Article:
Thomas Simon

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Medal, 1653, Thomas Simon V&A Museum no. 815-1904 Simonvanda.jpg
Medal, 1653, Thomas Simon V&A Museum no. 815-1904

Thomas Simon (c. 1623 – 1665), English medalist, was born, according to Vertue, in Yorkshire about 1623.

England Country in north-west Europe, part of the United Kingdom

England is a country that is part of the United Kingdom. It shares land borders with Wales to the west and Scotland to the north-northwest. The Irish Sea lies west of England and the Celtic Sea lies to the southwest. England is separated from continental Europe by the North Sea to the east and the English Channel to the south. The country covers five-eighths of the island of Great Britain, which lies in the North Atlantic, and includes over 100 smaller islands, such as the Isles of Scilly and the Isle of Wight.

George Vertue British engraver

George Vertue was an English engraver and antiquary, whose notebooks on British art of the first half of the 18th century are a valuable source for the period.

Yorkshire historic county of Northern England

Yorkshire, formally known as the County of York, is a historic county of Northern England and the largest in the United Kingdom. Due to its great size in comparison to other English counties, functions have been undertaken over time by its subdivisions, which have also been subject to periodic reform. Throughout these changes, Yorkshire has continued to be recognised as a geographical territory and cultural region. The name is familiar and well understood across the United Kingdom and is in common use in the media and the military, and also features in the titles of current areas of civil administration such as North Yorkshire, South Yorkshire, West Yorkshire and East Riding of Yorkshire.

Simon studied engraving under Nicholas Briot, and about 1635 received a post in connection with the Royal Mint. In 1645 he was appointed by the parliament joint chief engraver along with Edward Wade, and, having executed the great seal of the Commonwealth and dies for the coinage, he was promoted to be chief engraver to the mint and seals. He produced several fine portrait medals of Oliver Cromwell, one of which is copied from a miniature by Samuel Cooper.

Nicholas Briot was an innovative French coin engraver, medallist and mechanical engineer, who emigrated to England and became chief engraver to the Royal Mint in 1633 and is credited with the invention of the coining-press.

Royal Mint minter of coins in the United Kingdom

The Royal Mint is a government-owned mint that produces coins for the United Kingdom. Operating under the name Royal Mint Ltd, the mint is a limited company that is wholly owned by Her Majesty's Treasury and is under an exclusive contract to supply all the nation's coinage. As well as minting circulating coins for use domestically and internationally, the mint also produces planchets, commemorative coins, various types of medals and precious metal bullion. The mint exports to an average of 60 countries a year, making up 70% of its total sales. Formed over 1,100 years ago, the mint was historically part of a series of mints that became centralised to produce coins for the Kingdom of England, all of Great Britain and eventually most of the British Empire. The original London mint from which the Royal Mint is the successor, was established in 886 AD and operated within the Tower of London for approximately 800 years before moving to what is now called Royal Mint Court where it remained until the 1960s. As Britain followed the rest of the world in decimalising its currency, the Mint moved from London to a new 38 acres (15 ha) plant in Llantrisant, Wales where it has remained since.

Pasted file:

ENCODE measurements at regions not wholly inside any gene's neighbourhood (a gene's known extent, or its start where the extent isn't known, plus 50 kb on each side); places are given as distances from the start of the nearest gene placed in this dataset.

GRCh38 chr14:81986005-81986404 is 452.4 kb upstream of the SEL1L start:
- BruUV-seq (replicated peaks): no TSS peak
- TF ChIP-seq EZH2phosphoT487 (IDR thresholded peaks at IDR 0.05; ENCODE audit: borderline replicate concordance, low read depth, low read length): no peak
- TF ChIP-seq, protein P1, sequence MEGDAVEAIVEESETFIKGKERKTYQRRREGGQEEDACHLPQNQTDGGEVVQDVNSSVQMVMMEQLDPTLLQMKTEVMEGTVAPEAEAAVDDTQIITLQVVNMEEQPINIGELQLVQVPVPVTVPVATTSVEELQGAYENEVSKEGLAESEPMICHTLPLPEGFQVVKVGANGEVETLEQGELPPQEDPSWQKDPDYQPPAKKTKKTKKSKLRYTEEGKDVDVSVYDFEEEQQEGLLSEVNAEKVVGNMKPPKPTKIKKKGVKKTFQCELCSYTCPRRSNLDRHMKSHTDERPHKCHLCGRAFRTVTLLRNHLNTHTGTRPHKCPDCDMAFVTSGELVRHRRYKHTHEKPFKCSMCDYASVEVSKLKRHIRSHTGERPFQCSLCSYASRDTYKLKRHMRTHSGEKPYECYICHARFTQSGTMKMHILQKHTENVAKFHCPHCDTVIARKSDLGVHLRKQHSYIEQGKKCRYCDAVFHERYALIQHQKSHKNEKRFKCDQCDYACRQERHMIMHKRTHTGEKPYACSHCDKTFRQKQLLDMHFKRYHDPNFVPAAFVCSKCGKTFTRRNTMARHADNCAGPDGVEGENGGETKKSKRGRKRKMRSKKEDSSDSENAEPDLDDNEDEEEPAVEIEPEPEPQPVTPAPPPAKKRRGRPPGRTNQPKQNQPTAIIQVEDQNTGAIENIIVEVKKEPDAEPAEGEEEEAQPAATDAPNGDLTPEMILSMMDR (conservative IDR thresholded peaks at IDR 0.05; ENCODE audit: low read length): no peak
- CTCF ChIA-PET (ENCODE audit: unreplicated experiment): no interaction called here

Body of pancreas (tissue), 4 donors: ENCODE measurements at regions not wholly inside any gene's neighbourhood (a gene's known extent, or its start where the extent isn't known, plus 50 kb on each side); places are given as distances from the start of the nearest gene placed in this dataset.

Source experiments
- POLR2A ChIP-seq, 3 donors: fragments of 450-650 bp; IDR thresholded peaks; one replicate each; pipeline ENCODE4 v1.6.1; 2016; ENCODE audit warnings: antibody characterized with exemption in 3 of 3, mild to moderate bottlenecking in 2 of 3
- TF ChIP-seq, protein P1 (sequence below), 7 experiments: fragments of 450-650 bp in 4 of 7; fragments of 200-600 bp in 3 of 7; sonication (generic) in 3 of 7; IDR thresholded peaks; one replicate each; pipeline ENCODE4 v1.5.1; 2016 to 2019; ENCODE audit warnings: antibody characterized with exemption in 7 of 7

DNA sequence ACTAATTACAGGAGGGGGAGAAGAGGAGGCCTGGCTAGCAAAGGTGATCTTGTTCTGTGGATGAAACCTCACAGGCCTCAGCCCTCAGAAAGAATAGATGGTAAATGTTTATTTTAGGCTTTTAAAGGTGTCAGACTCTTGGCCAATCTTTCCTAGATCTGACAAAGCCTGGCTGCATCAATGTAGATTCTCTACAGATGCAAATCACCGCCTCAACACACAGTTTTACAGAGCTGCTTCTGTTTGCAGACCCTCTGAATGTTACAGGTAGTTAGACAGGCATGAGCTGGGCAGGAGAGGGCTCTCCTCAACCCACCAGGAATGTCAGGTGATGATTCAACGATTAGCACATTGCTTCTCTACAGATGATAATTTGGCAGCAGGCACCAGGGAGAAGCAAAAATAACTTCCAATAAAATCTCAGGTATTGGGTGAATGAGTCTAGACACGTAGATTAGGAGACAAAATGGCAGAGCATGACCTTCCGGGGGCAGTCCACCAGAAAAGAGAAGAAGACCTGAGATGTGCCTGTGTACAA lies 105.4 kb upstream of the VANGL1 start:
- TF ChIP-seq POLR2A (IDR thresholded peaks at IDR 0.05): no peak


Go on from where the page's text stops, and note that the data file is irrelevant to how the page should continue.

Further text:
Edward Wade American politician

Edward Wade was a U.S. Representative from Ohio, brother of Benjamin Franklin Wade.

After the Restoration Simon was appointed engraver of the king's seals. On the occasion of his contest with the brothers John, Joseph and Philip Roettiers, who were employed by the mint in 1662, Simon produced his celebrated crown of Charles II, on the margin of which he engraved a petition to the king. This is usually considered his masterpiece. He is believed to have died of the plague in London in 1665.

John Roettiers was a celebrated English engraver and medallist.

Joseph Roettiers Flemish engraver and medallist

Joseph Roettiers (1635–1703) was a Flemish medallist active in England and France, and a member of the celebrated Roettier family of goldsmiths, silversmiths, and engravers.

The Petition Crown is a crown coin created in 1663 by Thomas Simon, an English medalist, then engraver of the king's seals at the Royal Mint. The coin was submitted directly to Charles II, King of England as Simon's personal 'petition' that only his coin should be considered as the new format for all future British coinage.

A volume of The Medals, Coins, Great Seals and other Works of Thomas Simon, engraved and described by George Vertue, was published in 1753. He worked together with his brother Abraham Simon.

Abraham Simon English medallist

Abraham Simon (1617-?1692) was an English medallist in the 17th century who worked closely with his brother Thomas Simon.

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References

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<i>Encyclopædia Britannica</i> Eleventh Edition 11th edition of Encyclopædia Britannica

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